Bucket list

Another One of the Bucket List: First Visit to a Nude Beach in Spain

By James

A quiet main street greeted me as I got off the bus on a Saturday morning in February. The bus that carried on my two and a half hour trip from Seville disappeared indifferently around the corner on route for Ayamonte, the end of the line. Nearing ten o’clock in the morning, the sea haze and clouds tried their best to block out the sun and keep the temperature cool. Being approximately 10°C at that time it was good thing I was still wearing my jacket. Walking from the bus stop to the nearby seashore, I made my way through a wide deserted promenade – this was first view seaside town of La Antilla.

After a breakfast of tostadas and coffee, I promptly made my way down the beach – Playa La Antilla. It had been about a month since I arrived in Seville and I was finally about to do what I promised myself I would do when I first touched down on Spanish soil – go full on naturist on one of Spain’s beaches. I have done naturist before in Ireland for sure, but never in a foreign country, so this was a big deal for me personally. Since this was a month overdue, I was rearing to go.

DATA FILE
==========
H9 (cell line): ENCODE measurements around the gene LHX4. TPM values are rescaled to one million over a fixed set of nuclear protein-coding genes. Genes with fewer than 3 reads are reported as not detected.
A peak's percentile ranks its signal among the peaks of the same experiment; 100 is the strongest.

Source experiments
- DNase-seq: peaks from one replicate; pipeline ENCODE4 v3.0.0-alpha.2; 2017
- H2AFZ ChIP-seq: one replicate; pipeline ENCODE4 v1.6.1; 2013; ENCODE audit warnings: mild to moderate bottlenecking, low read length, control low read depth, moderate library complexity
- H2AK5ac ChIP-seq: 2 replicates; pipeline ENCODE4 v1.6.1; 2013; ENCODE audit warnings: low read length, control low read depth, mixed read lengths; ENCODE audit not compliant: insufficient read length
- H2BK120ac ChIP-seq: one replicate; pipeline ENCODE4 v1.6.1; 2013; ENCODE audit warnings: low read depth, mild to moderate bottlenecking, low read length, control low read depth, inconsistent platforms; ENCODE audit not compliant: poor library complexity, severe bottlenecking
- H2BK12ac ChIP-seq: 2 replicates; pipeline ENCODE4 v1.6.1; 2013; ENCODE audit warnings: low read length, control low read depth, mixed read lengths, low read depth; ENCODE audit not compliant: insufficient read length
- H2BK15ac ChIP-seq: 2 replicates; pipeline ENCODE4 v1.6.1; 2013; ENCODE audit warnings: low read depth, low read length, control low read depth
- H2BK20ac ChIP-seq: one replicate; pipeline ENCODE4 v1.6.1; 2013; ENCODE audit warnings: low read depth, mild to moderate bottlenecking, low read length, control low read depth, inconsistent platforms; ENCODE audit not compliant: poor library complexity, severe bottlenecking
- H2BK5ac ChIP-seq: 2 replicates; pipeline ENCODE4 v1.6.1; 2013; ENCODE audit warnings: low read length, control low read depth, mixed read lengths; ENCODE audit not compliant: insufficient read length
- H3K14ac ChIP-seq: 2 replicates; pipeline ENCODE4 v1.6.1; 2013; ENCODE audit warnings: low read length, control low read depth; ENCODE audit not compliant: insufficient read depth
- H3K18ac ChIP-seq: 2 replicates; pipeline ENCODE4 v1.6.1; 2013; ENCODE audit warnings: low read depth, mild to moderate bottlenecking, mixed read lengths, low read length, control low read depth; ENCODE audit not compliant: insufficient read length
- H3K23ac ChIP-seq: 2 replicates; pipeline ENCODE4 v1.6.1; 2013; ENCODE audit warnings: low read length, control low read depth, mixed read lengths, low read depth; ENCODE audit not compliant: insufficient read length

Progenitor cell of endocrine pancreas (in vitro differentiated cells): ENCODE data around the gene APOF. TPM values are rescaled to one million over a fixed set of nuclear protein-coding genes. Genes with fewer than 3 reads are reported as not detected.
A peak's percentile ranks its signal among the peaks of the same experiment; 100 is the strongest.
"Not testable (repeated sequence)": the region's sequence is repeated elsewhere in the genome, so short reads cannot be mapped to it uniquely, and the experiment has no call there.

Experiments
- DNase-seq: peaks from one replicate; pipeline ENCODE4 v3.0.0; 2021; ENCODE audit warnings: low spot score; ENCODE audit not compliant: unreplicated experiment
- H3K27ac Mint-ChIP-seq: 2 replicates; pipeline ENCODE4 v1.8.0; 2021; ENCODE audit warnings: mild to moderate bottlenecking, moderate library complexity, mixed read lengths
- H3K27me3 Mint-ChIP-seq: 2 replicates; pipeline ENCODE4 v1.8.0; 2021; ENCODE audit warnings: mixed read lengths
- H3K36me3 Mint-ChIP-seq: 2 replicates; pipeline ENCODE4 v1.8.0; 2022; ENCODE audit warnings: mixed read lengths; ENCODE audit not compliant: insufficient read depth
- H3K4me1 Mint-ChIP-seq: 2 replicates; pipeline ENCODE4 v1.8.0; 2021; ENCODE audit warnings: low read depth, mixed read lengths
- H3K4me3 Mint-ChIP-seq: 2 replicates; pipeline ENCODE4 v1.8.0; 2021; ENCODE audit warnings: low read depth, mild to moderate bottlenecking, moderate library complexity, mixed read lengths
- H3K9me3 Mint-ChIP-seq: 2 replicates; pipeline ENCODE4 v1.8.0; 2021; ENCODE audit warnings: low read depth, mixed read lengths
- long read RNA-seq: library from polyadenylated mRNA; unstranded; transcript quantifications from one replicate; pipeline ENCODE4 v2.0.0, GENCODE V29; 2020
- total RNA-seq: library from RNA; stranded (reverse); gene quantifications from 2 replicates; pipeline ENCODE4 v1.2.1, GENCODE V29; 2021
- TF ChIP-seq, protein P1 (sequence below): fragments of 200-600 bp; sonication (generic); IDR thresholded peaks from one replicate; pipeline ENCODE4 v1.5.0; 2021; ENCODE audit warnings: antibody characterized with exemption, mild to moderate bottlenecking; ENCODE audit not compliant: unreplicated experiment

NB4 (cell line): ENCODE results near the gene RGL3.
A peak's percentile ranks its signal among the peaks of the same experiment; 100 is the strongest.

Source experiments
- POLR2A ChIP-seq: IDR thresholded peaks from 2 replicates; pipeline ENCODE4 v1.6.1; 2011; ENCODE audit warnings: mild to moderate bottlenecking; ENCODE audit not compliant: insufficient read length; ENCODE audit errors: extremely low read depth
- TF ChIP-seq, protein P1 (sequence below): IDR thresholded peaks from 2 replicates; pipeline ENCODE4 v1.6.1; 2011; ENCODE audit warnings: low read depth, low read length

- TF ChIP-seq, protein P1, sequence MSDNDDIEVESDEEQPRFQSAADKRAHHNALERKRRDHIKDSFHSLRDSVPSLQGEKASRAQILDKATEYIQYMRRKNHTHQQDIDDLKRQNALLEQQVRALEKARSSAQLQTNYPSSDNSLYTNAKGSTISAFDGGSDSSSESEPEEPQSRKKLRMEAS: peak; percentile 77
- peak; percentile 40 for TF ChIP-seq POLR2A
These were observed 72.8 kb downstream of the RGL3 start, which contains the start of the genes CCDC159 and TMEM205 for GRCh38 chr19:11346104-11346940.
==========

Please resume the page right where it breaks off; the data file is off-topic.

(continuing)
But first I had to leave the textile dominant Playa La Antilla and head directly west along the narrow spit of sand better known as Punta Nueva. And that meant encountering my worrying sign – crowds of textiles on their morning walk on the beach. Was this what it was going to be like the whole way?

Thankfully, as the sun gradually burned away at the clouds overhead and made them vanish, so too did the throng of textile morning walkers gradually dissipate.

An hour or so into the walk I had reached the dividing line between Textile and Naturist zones. There were a lot of textiles about, but by the time 12 o’clock had come, and people had got their morning walks in, the beach was largely deserted. It was then I took my cue, and liberated my body from its prison.

At this point I had a vast expanse of beach before and after me, my only company the solitary speck of a person over the horizon who you would never meet. The vast never-ending deep blue of the sky above only added to the enormity of my surroundings.  I took the opportunity to explore the adjacent dunes and take several swims to cool myself down, I dried myself off simply by walking under the beating sun above me, no towel required. The less fabric required in a place like this better.

Around this stage of my trek the temperature must have been in the low to mid-twenties degrees Celsius. Judging by the heat and sweat pumping out of me I was not going to argue otherwise. To our Irish readers, this is a typical February temperature in Spain.

I continued my walk close to the end of Punta Nueva before heading back to base. As sun beat its radiance down upon my naked body I was glad in the knowledge that my rather large tan line, borne of the Irish winter, had something to think about.